Rejoice, for scientists have made a breakthrough in the quest to annihilate the common cold once and for all. It turns out that, instead of a wonder drug or treatment forged in the scientific crucible of a laboratory somewhere, a type of common biochemical found in both humans and a range of other animals may have been the key all along.
Before you get too excited though, it must be said that this is an incremental step in the right direction, not a giant leap. Don’t expect to be sniffle-less anytime in the near future.
The team, led by Edinburgh Napier University, spent five years looking at chemicals that had antimicrobial effects; specifically, they were looking for signs that they counteracted the rhinovirus (“nose” virus), the most common viral infectious agent in humans, and the primary cause of the common cold.
Peptides were the focus of their work, which explains why the paper was submitted to the ultra-specific journal Peptides.
Previous research by the same team had shown that they seem to disrupt the spread of the influenza A virus; other studies indicate that these biochemicals can even build up the resistance of certain animals against infection by so-called “superbugs”.
Basing their designs on certain peptides found in sheep and pigs, the team synthesized their own in a laboratory that would be compatible with human cells. Then, infusing some lung cells infected with a rhinovirus strain, they stood back and watched the peptides not just block the path of the virus, but physically attack it.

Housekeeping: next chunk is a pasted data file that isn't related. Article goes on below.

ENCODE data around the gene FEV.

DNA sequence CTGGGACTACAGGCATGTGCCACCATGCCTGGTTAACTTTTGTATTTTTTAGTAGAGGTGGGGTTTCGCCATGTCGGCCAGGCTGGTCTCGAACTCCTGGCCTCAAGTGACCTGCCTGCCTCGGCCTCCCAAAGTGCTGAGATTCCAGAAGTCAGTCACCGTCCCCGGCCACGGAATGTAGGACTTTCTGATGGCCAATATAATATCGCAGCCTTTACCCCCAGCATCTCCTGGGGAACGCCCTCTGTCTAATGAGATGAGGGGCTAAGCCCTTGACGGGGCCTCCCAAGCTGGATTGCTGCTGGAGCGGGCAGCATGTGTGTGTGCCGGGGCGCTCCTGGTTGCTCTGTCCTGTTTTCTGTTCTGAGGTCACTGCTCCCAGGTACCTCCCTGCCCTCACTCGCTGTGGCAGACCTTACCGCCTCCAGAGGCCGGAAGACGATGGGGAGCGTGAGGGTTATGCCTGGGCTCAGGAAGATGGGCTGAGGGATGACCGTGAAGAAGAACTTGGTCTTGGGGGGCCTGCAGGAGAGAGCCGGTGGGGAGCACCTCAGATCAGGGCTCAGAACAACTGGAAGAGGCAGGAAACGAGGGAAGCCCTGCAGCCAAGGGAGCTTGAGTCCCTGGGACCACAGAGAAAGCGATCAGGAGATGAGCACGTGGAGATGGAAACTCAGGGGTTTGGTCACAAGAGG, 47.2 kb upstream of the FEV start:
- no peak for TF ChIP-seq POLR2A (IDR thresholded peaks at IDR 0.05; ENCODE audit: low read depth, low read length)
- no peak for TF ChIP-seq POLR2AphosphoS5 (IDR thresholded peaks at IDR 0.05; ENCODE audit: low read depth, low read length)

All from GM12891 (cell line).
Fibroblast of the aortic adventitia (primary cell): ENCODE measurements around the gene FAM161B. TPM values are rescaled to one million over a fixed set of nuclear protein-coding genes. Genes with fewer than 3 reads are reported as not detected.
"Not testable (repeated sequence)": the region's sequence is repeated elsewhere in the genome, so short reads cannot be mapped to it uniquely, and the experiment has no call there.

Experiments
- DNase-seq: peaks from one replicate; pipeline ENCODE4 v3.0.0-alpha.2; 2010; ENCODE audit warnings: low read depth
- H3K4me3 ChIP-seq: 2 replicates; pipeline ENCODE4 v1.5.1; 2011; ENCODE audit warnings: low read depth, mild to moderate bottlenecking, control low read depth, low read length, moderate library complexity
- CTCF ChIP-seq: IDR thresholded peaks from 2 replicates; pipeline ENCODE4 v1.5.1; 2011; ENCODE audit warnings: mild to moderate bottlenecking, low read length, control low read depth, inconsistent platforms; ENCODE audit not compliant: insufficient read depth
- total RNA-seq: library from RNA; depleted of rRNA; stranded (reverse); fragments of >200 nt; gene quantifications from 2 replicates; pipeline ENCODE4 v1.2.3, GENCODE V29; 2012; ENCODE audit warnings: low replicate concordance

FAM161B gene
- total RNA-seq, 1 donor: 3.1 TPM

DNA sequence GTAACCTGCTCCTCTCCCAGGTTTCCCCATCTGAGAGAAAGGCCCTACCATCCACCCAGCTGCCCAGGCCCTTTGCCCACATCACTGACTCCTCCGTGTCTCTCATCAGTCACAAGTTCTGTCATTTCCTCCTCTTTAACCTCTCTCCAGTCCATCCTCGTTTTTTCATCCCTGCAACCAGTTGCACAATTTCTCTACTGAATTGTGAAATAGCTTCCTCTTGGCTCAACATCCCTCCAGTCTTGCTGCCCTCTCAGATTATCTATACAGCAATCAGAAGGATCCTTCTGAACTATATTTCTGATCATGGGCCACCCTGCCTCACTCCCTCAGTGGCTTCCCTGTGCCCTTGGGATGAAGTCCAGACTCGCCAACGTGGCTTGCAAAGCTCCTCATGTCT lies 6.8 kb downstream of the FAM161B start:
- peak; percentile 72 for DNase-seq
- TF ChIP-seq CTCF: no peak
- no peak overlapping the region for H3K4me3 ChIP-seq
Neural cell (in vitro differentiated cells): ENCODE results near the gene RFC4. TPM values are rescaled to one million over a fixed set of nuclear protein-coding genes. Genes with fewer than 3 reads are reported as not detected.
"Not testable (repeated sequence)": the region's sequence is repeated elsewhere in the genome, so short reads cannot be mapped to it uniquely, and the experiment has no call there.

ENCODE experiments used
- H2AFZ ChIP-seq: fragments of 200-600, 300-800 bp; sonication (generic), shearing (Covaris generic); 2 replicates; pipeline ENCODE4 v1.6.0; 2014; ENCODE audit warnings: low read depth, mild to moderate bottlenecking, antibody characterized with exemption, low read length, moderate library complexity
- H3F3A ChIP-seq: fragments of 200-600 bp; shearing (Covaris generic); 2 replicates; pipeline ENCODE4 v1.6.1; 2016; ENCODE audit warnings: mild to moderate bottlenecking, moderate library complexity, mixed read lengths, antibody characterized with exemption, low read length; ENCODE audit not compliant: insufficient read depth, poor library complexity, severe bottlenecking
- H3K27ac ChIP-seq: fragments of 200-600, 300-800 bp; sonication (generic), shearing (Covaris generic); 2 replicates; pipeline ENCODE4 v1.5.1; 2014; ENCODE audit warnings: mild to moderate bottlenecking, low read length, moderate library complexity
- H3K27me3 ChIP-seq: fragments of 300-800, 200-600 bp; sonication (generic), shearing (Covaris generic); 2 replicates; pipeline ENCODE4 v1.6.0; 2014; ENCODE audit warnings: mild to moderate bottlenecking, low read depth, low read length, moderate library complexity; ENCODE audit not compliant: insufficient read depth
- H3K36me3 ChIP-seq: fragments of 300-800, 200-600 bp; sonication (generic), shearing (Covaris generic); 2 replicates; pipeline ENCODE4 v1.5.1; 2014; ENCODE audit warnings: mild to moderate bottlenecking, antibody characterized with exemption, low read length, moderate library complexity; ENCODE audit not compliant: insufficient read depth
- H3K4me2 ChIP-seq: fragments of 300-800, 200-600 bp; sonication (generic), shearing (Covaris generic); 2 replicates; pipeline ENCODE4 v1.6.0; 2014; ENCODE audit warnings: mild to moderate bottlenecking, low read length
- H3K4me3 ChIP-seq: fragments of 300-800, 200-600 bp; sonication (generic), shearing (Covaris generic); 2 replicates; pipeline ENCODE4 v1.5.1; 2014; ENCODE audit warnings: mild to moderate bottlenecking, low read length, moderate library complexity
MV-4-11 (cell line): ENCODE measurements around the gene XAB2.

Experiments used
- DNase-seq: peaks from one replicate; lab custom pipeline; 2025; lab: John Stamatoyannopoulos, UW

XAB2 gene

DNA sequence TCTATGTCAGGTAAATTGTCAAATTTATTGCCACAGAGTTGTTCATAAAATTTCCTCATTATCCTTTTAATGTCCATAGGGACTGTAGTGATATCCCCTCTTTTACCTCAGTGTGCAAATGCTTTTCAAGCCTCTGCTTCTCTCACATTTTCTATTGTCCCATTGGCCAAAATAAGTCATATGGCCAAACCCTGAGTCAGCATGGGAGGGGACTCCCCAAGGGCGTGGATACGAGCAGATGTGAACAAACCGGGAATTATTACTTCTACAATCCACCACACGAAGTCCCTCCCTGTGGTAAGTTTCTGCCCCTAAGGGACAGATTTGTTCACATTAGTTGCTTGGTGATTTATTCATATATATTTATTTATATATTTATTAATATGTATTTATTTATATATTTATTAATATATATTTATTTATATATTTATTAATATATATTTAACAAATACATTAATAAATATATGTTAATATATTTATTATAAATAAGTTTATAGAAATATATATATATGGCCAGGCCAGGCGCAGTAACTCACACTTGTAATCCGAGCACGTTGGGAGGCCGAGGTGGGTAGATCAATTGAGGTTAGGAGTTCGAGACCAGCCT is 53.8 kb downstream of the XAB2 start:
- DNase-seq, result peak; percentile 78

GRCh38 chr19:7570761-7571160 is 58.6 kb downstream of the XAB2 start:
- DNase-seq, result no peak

In fact, the peptide attacks the virus both pre- and post-cellular infection. It also doesn’t appear to do any damage to the cells themselves, contrary to previous infection models that used bacteria as a proxy.
Although this is just at the proof-of-concept stage – clinical trials are a long way off – this is an exciting step. The team conclude their study by declaring the “delivery” of “novel synthetic [peptides] represent an exciting and novel therapeutic strategy for rhinovirus infection.“
It’s worth pointing out that there are 99 types of human rhinoviruses, all with different pathologies. This study just assessed the impact of peptides on one: Human Rhinovirus strain 1 B (RV1B), so at present, we know that this technique is unambiguously effective at attacking just one strain.
However, human rhinoviruses are all pretty similar, so there’s a good chance that the same method will work to some degree on other strains too – pending additional research, of course.
“This research is still in the early stages,” Peter Barlon, the associate professor of immunology and infection at Edinburgh Napier said in a statement, “but we will ultimately be looking to develop drug treatments that have the potential to cure the common cold.”